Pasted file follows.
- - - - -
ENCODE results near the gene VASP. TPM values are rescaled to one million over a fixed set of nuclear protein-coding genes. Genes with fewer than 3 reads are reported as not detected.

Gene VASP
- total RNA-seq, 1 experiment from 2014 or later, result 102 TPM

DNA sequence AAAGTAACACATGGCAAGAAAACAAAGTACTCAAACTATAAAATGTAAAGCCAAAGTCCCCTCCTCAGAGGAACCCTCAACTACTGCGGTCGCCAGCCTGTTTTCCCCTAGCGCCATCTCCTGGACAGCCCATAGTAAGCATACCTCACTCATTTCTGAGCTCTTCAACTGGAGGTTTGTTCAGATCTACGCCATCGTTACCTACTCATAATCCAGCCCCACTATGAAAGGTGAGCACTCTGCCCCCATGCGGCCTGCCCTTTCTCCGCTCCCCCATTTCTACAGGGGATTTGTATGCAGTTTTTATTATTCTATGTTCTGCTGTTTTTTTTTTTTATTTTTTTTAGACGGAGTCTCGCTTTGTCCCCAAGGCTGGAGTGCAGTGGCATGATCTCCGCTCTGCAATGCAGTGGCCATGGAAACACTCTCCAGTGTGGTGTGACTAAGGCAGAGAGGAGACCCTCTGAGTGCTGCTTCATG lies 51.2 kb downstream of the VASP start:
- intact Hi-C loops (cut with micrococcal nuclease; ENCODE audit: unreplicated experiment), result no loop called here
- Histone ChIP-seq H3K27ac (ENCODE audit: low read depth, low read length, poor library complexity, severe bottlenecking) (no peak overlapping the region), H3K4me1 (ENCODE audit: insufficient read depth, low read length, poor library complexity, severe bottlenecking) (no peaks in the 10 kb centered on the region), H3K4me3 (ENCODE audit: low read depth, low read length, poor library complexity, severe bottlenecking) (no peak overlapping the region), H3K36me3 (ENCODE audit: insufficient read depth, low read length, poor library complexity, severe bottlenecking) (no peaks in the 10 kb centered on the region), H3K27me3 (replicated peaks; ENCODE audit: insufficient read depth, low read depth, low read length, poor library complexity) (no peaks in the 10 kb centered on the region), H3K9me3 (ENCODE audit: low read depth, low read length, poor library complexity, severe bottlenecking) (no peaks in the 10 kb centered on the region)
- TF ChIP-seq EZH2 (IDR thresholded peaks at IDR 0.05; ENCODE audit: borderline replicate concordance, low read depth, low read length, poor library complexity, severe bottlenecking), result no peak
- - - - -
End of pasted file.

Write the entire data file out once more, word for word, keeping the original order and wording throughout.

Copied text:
ENCODE results near the gene VASP. TPM values are rescaled to one million over a fixed set of nuclear protein-coding genes. Genes with fewer than 3 reads are reported as not detected.

Gene VASP
- total RNA-seq, 1 experiment from 2014 or later, result 102 TPM

DNA sequence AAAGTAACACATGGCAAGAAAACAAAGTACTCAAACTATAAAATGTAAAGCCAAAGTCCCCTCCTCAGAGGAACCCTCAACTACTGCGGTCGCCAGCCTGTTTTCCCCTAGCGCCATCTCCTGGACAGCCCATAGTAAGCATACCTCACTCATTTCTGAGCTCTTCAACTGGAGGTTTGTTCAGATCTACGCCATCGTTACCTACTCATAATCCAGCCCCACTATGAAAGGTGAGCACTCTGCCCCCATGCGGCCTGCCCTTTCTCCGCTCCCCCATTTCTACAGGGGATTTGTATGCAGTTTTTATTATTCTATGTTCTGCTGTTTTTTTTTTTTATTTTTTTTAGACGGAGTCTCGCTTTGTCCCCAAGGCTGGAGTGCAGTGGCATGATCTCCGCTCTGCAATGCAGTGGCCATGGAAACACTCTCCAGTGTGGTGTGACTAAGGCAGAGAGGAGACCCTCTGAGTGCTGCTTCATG lies 51.2 kb downstream of the VASP start:
- intact Hi-C loops (cut with micrococcal nuclease; ENCODE audit: unreplicated experiment), result no loop called here
- Histone ChIP-seq H3K27ac (ENCODE audit: low read depth, low read length, poor library complexity, severe bottlenecking) (no peak overlapping the region), H3K4me1 (ENCODE audit: insufficient read depth, low read length, poor library complexity, severe bottlenecking) (no peaks in the 10 kb centered on the region), H3K4me3 (ENCODE audit: low read depth, low read length, poor library complexity, severe bottlenecking) (no peak overlapping the region), H3K36me3 (ENCODE audit: insufficient read depth, low read length, poor library complexity, severe bottlenecking) (no peaks in the 10 kb centered on the region), H3K27me3 (replicated peaks; ENCODE audit: insufficient read depth, low read depth, low read length, poor library complexity) (no peaks in the 10 kb centered on the region), H3K9me3 (ENCODE audit: low read depth, low read length, poor library complexity, severe bottlenecking) (no peaks in the 10 kb centered on the region)
- TF ChIP-seq EZH2 (IDR thresholded peaks at IDR 0.05; ENCODE audit: borderline replicate concordance, low read depth, low read length, poor library complexity, severe bottlenecking), result no peak